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High Risk of Depression in High-Income African American Boys.

Research paper by Shervin S Assari, Cleopatra H CH Caldwell

Indexed on: 27 Aug '17Published on: 27 Aug '17Published in: Journal of Racial and Ethnic Health Disparities



Abstract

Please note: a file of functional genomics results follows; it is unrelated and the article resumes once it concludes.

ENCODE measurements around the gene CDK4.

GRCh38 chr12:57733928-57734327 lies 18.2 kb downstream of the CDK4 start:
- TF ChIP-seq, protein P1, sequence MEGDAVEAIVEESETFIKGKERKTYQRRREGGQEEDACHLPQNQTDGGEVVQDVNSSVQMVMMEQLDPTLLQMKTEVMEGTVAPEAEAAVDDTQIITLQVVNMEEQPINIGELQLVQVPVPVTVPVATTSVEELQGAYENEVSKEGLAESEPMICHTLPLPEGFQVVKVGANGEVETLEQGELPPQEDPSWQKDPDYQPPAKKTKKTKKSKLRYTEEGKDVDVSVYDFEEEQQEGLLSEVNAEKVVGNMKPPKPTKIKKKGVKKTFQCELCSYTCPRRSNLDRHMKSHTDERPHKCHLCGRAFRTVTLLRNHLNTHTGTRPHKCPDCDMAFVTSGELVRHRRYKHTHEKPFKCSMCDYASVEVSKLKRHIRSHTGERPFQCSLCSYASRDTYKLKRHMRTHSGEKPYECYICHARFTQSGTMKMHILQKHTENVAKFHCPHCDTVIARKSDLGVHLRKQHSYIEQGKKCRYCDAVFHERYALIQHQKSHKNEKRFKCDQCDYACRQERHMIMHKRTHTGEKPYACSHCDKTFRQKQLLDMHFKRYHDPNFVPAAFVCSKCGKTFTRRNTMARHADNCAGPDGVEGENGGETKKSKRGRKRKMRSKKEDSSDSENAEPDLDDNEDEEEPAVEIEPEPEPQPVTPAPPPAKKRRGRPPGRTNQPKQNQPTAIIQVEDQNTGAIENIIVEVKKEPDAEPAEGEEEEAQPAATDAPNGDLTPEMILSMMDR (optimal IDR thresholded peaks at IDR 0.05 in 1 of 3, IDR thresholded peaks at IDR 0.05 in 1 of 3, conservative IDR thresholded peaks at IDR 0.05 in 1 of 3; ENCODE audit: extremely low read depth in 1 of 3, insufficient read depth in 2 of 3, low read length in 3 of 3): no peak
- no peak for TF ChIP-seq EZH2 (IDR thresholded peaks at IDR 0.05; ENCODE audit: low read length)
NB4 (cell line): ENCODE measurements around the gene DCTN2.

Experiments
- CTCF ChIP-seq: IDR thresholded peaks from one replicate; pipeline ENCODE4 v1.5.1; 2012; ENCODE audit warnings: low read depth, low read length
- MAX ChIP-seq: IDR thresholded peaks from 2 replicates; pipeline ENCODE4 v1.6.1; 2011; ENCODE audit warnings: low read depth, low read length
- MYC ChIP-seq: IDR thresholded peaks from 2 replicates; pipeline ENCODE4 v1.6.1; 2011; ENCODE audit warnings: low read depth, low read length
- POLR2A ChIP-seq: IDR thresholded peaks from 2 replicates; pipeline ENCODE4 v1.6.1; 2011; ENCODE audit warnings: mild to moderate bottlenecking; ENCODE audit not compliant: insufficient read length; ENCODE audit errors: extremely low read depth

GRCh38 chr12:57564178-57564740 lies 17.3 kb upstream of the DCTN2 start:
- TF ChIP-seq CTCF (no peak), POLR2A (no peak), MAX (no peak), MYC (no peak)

Despite the well-established literature on the protective effect of socioeconomic status (SES) on physical and mental health, there are a few reports on poor mental health of blacks with high SES. Using a national sample, this study investigated the association between household income and risk of major depressive disorder (MDD) in black youth based on ethnicity, gender, and their intersection.One thousand one hundred seventeen black adolescents (810 African Americans and 360 Caribbean blacks) were included in the current study. Household income was the main predictor. MDD (lifetime, 12-month, and 30-day) was the main outcome. Age was the covariate. Ethnicity and gender were the focal moderators. Logistic regressions were used for data analysis.In the pooled sample, household income was not associated with risk of MDD (lifetime, 12-month, or 30-day). We found significant interactions between income and gender on lifetime and 12-month MDD, suggesting a stronger protective effect of income on MDD for females than males. We also found significant interaction between income and ethnicity on 30-day MDD, suggesting stronger protective effect of income against MDD for Caribbean blacks than African Americans. In African American males, high household income was associated with higher risk of lifetime, 12-month, and 30-day MDD. For Caribbean black males and females, high household income was associated with lower odds of 30-day MDD.Findings suggest that ethnicity and gender influence how socioeconomic resources such as income are associated with MDD risk among black youth. Higher household income may be associated with higher risk of MDD for African American males.